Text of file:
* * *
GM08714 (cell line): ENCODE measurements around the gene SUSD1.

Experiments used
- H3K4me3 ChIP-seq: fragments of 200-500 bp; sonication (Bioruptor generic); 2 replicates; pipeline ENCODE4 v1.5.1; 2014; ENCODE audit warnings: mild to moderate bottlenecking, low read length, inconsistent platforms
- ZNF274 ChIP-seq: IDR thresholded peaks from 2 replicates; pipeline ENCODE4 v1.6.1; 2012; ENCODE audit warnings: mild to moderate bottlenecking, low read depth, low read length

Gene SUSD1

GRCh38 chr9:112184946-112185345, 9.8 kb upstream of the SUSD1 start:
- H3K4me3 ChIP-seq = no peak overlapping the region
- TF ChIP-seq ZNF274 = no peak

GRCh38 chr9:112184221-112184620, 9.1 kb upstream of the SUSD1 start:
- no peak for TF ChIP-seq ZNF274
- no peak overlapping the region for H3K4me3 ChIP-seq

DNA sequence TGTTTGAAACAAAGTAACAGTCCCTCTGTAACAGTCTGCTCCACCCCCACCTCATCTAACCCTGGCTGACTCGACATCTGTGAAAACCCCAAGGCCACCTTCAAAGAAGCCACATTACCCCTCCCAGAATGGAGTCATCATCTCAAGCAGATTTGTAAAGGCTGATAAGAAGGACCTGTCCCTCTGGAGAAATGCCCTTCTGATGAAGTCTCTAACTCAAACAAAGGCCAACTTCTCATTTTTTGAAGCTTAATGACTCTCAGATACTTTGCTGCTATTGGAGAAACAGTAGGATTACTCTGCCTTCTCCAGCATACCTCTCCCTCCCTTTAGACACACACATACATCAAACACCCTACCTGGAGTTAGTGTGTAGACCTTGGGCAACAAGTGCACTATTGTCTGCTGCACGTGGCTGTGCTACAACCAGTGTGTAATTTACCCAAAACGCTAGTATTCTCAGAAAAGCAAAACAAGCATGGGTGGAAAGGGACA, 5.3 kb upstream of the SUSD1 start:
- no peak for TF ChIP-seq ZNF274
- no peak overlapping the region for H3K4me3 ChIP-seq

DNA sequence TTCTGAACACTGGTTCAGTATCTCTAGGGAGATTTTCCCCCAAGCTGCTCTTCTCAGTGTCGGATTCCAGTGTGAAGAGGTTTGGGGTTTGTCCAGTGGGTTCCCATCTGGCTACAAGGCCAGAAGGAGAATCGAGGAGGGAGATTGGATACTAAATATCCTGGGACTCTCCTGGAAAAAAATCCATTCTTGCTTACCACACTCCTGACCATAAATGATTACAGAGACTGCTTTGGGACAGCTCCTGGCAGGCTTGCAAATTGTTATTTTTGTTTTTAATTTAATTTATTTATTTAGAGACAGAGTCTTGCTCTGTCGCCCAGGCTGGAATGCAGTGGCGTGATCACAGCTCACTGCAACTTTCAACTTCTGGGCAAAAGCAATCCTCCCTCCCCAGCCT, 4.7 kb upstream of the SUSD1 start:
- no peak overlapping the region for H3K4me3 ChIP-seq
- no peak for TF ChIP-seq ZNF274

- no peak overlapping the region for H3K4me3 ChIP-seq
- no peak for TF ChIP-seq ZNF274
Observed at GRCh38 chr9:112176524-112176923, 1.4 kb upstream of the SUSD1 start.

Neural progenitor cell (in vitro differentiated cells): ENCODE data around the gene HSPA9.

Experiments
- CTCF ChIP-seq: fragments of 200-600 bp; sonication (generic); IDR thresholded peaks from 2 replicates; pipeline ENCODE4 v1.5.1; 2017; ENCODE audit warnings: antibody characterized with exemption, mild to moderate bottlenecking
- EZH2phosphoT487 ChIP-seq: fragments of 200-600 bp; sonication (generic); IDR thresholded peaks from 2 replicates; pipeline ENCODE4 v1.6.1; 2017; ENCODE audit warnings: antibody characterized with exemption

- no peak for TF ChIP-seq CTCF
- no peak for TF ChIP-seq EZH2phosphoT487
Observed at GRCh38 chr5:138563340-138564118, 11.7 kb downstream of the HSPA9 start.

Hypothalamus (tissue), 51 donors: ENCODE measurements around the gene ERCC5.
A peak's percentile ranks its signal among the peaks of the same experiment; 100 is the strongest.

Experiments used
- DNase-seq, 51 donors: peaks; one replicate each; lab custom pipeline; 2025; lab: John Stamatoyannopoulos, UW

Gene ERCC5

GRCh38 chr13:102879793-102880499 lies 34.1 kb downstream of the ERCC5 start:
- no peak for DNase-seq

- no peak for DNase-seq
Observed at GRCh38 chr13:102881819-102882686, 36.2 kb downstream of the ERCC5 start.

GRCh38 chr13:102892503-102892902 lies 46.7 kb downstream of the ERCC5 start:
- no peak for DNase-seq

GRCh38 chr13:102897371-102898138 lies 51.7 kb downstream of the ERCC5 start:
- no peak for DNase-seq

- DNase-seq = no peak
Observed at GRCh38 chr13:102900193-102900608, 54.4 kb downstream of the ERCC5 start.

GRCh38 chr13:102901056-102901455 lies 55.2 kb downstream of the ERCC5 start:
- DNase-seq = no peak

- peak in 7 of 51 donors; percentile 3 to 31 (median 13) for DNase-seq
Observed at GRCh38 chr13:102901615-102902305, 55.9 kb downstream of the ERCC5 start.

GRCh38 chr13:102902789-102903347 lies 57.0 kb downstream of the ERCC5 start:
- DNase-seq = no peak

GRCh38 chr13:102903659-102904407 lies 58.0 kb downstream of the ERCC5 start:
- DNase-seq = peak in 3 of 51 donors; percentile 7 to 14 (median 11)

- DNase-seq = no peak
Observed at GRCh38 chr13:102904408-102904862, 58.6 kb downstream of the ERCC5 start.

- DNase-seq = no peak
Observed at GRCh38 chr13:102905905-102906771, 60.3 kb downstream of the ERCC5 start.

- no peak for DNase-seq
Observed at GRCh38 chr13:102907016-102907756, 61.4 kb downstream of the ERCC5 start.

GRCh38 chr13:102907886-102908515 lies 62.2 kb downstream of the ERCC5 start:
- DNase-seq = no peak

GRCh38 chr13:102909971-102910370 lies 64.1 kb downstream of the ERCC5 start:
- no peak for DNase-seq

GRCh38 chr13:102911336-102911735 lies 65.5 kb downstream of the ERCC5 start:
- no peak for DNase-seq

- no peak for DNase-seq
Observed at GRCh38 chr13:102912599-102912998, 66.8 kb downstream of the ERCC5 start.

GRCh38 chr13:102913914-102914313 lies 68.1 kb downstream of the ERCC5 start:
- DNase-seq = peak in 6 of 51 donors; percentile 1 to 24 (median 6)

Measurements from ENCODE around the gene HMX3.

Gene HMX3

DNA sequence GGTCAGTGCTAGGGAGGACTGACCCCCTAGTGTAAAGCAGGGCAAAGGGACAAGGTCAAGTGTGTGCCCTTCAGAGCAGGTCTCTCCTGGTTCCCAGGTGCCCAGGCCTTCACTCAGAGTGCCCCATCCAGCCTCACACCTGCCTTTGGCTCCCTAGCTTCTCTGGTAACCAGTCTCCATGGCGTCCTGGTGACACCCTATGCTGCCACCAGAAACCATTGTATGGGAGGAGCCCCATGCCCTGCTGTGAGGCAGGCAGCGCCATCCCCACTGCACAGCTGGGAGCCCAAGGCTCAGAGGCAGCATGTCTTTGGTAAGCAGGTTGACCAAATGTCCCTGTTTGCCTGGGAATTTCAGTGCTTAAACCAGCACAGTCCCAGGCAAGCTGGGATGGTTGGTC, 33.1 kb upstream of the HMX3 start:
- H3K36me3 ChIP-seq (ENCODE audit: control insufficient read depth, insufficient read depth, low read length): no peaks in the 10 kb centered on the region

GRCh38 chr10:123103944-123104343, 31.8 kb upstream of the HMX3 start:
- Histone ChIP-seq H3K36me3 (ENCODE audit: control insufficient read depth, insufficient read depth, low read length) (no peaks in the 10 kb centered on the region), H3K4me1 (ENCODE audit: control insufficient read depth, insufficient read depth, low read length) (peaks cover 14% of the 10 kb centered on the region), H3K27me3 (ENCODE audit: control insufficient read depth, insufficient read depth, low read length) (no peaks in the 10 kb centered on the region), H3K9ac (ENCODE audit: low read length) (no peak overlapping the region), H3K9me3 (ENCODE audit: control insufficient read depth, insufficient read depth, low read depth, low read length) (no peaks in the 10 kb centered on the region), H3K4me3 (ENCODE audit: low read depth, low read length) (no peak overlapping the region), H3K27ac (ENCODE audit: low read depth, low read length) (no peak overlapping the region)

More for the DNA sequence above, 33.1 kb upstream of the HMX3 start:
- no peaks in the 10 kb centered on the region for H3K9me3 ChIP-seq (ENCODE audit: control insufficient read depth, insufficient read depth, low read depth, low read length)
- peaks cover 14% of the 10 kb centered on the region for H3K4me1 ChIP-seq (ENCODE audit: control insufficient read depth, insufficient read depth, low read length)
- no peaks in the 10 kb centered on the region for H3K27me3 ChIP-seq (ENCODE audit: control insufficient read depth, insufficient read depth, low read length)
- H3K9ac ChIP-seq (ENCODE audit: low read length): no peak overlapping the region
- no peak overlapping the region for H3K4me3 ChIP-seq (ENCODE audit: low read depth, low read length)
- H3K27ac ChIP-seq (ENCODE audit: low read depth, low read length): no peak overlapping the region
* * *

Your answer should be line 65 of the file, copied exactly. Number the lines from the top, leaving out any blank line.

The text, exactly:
GRCh38 chr13:102913914-102914313 lies 68.1 kb downstream of the ERCC5 start: